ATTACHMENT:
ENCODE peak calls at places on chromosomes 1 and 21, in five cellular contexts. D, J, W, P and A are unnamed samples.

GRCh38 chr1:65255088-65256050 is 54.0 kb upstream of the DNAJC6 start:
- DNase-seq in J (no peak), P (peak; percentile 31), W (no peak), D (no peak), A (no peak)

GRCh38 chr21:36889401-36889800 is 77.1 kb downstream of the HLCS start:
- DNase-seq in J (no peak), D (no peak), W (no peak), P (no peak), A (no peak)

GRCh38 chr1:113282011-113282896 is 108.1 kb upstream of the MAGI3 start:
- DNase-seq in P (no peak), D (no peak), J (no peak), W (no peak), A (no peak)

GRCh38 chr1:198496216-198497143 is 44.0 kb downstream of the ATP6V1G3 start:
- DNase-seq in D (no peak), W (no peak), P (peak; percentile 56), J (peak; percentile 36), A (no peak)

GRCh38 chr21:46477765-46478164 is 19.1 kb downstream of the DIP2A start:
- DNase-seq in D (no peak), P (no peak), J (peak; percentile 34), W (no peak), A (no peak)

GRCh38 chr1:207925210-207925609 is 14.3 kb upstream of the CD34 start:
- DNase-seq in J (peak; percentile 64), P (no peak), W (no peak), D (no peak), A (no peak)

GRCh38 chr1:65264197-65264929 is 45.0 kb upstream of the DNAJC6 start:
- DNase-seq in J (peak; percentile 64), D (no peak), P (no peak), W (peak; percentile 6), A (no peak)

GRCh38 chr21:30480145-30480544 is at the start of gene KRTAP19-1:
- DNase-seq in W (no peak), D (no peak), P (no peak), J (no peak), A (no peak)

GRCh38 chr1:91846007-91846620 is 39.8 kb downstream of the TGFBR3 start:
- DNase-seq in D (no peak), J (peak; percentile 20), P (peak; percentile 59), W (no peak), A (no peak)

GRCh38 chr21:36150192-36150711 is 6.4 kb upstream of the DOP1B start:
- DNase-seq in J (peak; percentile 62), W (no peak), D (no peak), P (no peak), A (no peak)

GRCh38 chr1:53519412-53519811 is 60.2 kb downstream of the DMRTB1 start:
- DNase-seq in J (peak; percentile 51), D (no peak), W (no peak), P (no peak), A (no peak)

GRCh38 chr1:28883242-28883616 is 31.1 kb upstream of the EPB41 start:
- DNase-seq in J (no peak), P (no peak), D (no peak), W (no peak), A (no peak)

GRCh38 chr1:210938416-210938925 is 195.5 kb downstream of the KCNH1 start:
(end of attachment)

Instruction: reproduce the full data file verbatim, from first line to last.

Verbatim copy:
ENCODE peak calls at places on chromosomes 1 and 21, in five cellular contexts. D, J, W, P and A are unnamed samples.

GRCh38 chr1:65255088-65256050 is 54.0 kb upstream of the DNAJC6 start:
- DNase-seq in J (no peak), P (peak; percentile 31), W (no peak), D (no peak), A (no peak)

GRCh38 chr21:36889401-36889800 is 77.1 kb downstream of the HLCS start:
- DNase-seq in J (no peak), D (no peak), W (no peak), P (no peak), A (no peak)

GRCh38 chr1:113282011-113282896 is 108.1 kb upstream of the MAGI3 start:
- DNase-seq in P (no peak), D (no peak), J (no peak), W (no peak), A (no peak)

GRCh38 chr1:198496216-198497143 is 44.0 kb downstream of the ATP6V1G3 start:
- DNase-seq in D (no peak), W (no peak), P (peak; percentile 56), J (peak; percentile 36), A (no peak)

GRCh38 chr21:46477765-46478164 is 19.1 kb downstream of the DIP2A start:
- DNase-seq in D (no peak), P (no peak), J (peak; percentile 34), W (no peak), A (no peak)

GRCh38 chr1:207925210-207925609 is 14.3 kb upstream of the CD34 start:
- DNase-seq in J (peak; percentile 64), P (no peak), W (no peak), D (no peak), A (no peak)

GRCh38 chr1:65264197-65264929 is 45.0 kb upstream of the DNAJC6 start:
- DNase-seq in J (peak; percentile 64), D (no peak), P (no peak), W (peak; percentile 6), A (no peak)

GRCh38 chr21:30480145-30480544 is at the start of gene KRTAP19-1:
- DNase-seq in W (no peak), D (no peak), P (no peak), J (no peak), A (no peak)

GRCh38 chr1:91846007-91846620 is 39.8 kb downstream of the TGFBR3 start:
- DNase-seq in D (no peak), J (peak; percentile 20), P (peak; percentile 59), W (no peak), A (no peak)

GRCh38 chr21:36150192-36150711 is 6.4 kb upstream of the DOP1B start:
- DNase-seq in J (peak; percentile 62), W (no peak), D (no peak), P (no peak), A (no peak)

GRCh38 chr1:53519412-53519811 is 60.2 kb downstream of the DMRTB1 start:
- DNase-seq in J (peak; percentile 51), D (no peak), W (no peak), P (no peak), A (no peak)

GRCh38 chr1:28883242-28883616 is 31.1 kb upstream of the EPB41 start:
- DNase-seq in J (no peak), P (no peak), D (no peak), W (no peak), A (no peak)

GRCh38 chr1:210938416-210938925 is 195.5 kb downstream of the KCNH1 start: